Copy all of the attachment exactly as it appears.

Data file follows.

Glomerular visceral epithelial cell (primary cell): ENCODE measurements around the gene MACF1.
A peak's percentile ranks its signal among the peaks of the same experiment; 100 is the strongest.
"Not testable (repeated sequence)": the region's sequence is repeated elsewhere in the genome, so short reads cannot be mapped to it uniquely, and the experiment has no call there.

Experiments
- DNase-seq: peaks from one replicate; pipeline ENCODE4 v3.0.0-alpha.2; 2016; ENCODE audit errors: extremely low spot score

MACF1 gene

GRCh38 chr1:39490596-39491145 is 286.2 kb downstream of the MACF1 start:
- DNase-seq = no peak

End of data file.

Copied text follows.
Glomerular visceral epithelial cell (primary cell): ENCODE measurements around the gene MACF1.
A peak's percentile ranks its signal among the peaks of the same experiment; 100 is the strongest.
"Not testable (repeated sequence)": the region's sequence is repeated elsewhere in the genome, so short reads cannot be mapped to it uniquely, and the experiment has no call there.

Experiments
- DNase-seq: peaks from one replicate; pipeline ENCODE4 v3.0.0-alpha.2; 2016; ENCODE audit errors: extremely low spot score

MACF1 gene

GRCh38 chr1:39490596-39491145 is 286.2 kb downstream of the MACF1 start:
- DNase-seq = no peak